The cable lobby is trying to stop a possible ban on exclusive cable deals between Internet providers and homeowners, saying that the exclusive plans are “competitive” even though they make it harder for new ISPs to provide multi-room service. and apartments. .
Federal Communications Commission last week seek public comment on how to promote competition in multi-tenant environments (MTE), following President Biden’s order urging the FCC to “prevent ISPs from entering into agreements with landlords that limit tenants’ choices.” The FCC technical bans exclusive contracts for TV and telephone services in many homes, but it has not solved the problem in part because FCC rules allow contracts that prevent new ISPs from using existing wires. These wiring deals are sometimes exclusive to an ISP even when the wires are owned by the homeowner and not used.
The FCC’s new public notice asks whether the commission should “reexamine its conclusion that classified driving programs generally do not restrict access to new entrants and therefore do not violate its rules.” That decision was made in 2007 under a Republican majority. The FCC is now asking for public comment on whether the exclusive wire deals “prevent entry by competing service providers” and on whether the deals have any benefits for tenants to overcome those disadvantages.
Comcast, Charter, Cox, NCTA make their case
The public notice seeks to “set the record straight” in an FCC regulation on competition in multiple industries starting in 2019 under then-Chairman Ajit Pai. Several groups told the FCC that exclusive wire deals are being used as a loophole around restrictions on exclusive service deals. But the cable companies that benefited from the deals urged the FCC to reject calls to regulate or ban them and they continued the dispute with the Biden-era FCC.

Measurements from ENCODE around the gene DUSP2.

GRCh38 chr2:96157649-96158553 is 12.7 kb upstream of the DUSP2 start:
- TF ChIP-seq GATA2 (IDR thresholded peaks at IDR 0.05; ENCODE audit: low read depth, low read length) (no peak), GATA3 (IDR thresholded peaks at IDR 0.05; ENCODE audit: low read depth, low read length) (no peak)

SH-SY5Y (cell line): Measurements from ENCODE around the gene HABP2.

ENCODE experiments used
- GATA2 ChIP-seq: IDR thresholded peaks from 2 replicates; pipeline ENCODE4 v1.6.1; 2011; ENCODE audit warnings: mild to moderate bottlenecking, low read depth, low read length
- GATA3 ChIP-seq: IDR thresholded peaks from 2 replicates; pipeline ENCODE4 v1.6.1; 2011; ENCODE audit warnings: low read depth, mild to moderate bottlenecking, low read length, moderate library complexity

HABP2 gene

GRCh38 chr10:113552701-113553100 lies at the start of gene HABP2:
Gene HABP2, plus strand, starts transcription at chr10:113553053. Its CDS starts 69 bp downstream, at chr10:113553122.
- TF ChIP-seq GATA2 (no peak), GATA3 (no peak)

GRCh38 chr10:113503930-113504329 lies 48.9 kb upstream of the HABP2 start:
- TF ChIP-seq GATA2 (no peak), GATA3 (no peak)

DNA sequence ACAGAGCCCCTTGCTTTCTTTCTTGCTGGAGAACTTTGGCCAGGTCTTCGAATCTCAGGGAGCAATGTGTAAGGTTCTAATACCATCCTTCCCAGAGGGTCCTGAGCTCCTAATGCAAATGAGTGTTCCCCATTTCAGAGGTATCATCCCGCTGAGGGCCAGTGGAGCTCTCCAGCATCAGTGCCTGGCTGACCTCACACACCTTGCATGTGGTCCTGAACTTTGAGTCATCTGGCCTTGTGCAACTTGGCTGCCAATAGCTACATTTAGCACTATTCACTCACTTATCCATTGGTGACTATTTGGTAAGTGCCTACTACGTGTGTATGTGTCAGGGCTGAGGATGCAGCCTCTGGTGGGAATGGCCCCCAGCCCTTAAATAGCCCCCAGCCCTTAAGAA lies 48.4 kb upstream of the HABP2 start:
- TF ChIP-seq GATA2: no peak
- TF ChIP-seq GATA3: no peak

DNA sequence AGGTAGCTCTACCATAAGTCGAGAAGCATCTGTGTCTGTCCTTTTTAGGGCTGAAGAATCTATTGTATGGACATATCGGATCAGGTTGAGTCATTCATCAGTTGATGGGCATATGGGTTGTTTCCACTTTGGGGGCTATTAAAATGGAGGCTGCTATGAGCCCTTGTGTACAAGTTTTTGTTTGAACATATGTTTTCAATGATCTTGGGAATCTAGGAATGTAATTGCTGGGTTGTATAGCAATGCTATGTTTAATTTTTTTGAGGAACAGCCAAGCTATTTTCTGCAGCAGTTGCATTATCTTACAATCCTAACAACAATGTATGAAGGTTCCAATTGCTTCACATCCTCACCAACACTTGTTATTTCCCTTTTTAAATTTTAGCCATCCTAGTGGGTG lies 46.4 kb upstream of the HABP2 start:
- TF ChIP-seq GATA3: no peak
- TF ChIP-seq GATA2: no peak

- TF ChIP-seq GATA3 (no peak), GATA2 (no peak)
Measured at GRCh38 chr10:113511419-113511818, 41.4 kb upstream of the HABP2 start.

Comcast, Charter, Cox, and the NCTA–Internet & Television Association (the cable industry’s main lobbying group) met with FCC staff to discuss the topic on September 2, according to ex parte filing submitted last week by NCTA. During the meeting, NCTA “explained the benefits of continuing to allow suppliers to enter into exclusive contracts with MTE owners. State-of-the-art wiring will be deployed in MTEs to the benefit of consumers, filings said.
Cable lobbyists urged the FCC to examine the “technical weakness of the simultaneous distribution of cable devices used by different providers” and argued that bulk billing and exclusive marketing systems have “customer-consumer advantages.” The NCTA also argues that “enforcement, competition, and consumer choice in multi-tenant environments are strong.”
Fears of using electricity are “baseless”.
ISPs that support exclusive deals have repeatedly argued about internal wiring, but other ISPs say the concerns are unfounded because the FCC can block exclusive deals while ensuring that the wires can’t be used by ISPs. two at the same time. For example, a resident can choose from two ISPs, and whichever ISP you choose will use the existing wires going to the resident’s unit.
“Any issues related to the mandatory sharing of existing wiring were resolved” when the FCC in 2019 issued a ruling on the San Francisco indoor wiring question, in which the FCC “describes the only rule in the country that it can mean ordering distributions are already available in-use wirin,” Wireless Internet Service Providers Association (WISPA) told the FCC in September 2019. “The Commission stated that ‘(i) using cable distribution disturbs the balance that the Commission strikes in its cable in the measurement rules (which are) intended to promote competition while preserving the incentives for the operation and maintenance of objects modern home appliances.’ This action by the Commission negates any justification for withholding exclusive wiring contracts based on an unfounded fear of sharing the obligation of using wire owned or controlled by the manufacturer.”